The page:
Default judgments on Traffic Infractions


Although traffic tickets are civil infractions and this is a criminal law blog the fact is the lawyers that represent people on traffic tickets are frequently criminal defense attorneys.

In any event, in preparing for a criminal case in Sea-Tac Municipal Court I decided to review their local court rules and STMCLR 2.4 caught my attention. This local rule only allows a contested hearing following a default judgment on a traffic ticket if a defendant can provide written proof he or she had made a timely written request for a contested hearing. This local rule is in stark contrast to CR 60 which is the court rule adopted by the post6aWashington State Supreme Court that sets forth a number of other grounds (such as excusable neglect) for vacating a default judgment. I would submit the most obvious example of excusable neglect that could result in a default judgment being vacated under CR 60–but would not be grounds for relief under STMCR 2.4– is if a defendant was hospitalized and physically unable to appear for court. CR 60 supersedes STMCLLR 2.4 and when I helped draft the court rules in Federal Way it caught my attention that certain rules (such as the Federal Way rule on video proceedings) conflicted with state law.

The practice of the Sea-Tac Municipal Court regarding vacating default judgments may be different than their stated rule–but the publishing and distributing of this rule does put a chilling effect on defendants seeking a vacation of a default judgment.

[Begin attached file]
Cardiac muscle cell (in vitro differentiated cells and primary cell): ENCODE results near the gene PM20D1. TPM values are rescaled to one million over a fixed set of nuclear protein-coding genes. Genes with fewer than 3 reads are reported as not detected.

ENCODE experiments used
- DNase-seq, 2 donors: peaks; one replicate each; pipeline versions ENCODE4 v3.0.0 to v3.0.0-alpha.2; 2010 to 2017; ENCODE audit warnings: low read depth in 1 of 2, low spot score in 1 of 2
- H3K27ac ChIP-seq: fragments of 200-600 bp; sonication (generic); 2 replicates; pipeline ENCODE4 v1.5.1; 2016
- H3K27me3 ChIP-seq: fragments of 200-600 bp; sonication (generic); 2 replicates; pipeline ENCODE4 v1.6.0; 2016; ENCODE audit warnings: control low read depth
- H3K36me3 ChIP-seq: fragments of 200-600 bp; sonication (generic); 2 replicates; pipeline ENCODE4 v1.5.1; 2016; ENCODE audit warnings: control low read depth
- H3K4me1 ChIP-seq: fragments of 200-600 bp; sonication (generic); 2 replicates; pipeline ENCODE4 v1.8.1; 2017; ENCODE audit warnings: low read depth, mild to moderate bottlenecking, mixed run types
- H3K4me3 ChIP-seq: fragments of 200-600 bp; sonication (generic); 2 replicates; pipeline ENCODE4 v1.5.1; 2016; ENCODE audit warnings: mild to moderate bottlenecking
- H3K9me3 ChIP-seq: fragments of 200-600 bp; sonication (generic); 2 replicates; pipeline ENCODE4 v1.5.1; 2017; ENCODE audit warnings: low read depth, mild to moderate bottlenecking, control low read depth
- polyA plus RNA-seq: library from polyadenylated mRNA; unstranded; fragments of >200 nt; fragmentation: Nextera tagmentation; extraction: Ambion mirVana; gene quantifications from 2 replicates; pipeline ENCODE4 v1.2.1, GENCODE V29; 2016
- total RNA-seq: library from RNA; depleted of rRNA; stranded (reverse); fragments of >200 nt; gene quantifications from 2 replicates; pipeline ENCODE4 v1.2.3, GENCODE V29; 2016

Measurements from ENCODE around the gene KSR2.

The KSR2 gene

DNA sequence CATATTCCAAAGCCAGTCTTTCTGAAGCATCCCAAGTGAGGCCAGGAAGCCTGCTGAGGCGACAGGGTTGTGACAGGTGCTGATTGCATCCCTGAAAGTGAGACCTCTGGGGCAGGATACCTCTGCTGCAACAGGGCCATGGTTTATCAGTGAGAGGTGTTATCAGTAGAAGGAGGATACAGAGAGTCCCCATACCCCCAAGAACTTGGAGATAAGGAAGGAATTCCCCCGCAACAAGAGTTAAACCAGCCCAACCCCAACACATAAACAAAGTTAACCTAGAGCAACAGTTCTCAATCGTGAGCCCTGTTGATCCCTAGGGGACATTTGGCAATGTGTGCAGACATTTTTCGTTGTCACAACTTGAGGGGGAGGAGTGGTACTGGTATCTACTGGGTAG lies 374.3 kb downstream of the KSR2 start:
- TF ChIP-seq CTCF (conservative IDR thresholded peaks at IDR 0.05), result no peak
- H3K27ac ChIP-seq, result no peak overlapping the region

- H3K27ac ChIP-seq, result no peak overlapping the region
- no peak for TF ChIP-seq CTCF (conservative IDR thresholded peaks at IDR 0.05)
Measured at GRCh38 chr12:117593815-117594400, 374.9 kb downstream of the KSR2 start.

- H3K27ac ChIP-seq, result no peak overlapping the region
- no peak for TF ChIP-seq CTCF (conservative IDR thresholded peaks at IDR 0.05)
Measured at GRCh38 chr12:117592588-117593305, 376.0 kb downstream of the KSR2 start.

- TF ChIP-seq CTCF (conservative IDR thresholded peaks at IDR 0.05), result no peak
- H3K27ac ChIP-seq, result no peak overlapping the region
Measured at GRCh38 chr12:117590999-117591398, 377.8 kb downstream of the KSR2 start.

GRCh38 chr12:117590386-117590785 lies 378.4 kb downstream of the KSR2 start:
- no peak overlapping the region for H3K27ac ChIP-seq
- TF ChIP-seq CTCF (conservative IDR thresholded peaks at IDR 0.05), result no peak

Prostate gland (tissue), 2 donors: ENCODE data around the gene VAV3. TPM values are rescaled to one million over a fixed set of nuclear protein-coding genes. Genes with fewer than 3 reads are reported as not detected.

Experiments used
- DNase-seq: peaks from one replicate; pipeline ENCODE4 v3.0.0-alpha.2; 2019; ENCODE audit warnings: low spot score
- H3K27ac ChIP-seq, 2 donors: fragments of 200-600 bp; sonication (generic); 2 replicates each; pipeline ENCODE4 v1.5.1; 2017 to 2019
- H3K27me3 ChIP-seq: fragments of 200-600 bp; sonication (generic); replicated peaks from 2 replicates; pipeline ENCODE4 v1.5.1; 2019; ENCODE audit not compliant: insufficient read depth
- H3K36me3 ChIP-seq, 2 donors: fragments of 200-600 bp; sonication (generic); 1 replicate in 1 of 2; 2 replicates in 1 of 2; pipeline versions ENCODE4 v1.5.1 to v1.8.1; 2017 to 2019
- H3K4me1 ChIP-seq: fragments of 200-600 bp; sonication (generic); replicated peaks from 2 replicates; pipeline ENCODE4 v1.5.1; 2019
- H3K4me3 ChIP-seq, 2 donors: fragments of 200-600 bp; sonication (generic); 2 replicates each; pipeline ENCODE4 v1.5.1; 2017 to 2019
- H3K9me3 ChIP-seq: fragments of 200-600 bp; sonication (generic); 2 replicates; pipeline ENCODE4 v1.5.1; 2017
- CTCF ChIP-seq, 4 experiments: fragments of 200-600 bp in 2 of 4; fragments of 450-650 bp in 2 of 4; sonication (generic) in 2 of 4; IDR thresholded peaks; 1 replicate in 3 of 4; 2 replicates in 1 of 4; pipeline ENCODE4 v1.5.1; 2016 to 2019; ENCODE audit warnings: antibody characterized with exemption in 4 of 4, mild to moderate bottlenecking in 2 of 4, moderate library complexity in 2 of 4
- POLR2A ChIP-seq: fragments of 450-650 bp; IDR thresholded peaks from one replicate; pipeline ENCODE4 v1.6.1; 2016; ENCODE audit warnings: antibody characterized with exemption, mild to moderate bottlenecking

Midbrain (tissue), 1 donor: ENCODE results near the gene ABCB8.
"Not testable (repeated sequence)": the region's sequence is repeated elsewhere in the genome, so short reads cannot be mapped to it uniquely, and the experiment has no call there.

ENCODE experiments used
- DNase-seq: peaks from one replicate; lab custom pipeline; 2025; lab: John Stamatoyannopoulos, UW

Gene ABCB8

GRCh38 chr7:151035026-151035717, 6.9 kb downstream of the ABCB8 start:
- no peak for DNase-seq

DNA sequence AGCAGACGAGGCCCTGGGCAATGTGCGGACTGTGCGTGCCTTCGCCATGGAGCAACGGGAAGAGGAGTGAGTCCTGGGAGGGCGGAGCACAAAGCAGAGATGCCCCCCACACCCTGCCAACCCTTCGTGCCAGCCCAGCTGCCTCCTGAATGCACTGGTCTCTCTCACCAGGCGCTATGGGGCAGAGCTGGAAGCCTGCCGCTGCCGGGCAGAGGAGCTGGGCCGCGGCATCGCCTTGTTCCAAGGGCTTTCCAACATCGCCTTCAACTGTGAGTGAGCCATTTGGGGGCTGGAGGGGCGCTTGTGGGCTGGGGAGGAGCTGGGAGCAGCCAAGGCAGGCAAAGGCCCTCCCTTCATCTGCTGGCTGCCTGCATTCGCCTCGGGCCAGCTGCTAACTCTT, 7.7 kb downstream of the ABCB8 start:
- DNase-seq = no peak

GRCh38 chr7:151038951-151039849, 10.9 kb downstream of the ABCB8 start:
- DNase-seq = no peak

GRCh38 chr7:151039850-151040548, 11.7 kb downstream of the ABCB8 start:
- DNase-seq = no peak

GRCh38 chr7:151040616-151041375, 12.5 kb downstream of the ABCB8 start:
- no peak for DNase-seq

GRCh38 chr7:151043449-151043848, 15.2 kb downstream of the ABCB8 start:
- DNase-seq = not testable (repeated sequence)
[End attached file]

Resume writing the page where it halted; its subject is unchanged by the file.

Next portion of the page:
As we can see, vacating is very important in some situations. The same thing goes for contested hearing and of course for excuses when you are unable to appear on court. In some cases, these possibilities are used to increase the possibility of winning. You would be amazed how some lawyers can bend the rules and use it to vacant a verdict and use that to win the case. But keep in mind that these lawyers are really good, they are aces in their line of work. It is always advised to write an appeal to the higher court in order to achieve better position or a reduced sentence. Even if you did win the case, you can always write an appeal where you state that you think that you should have gained better conditions. Of course, the percentage always play a part in the success of that kind of appeal.

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Jacquelyn Smith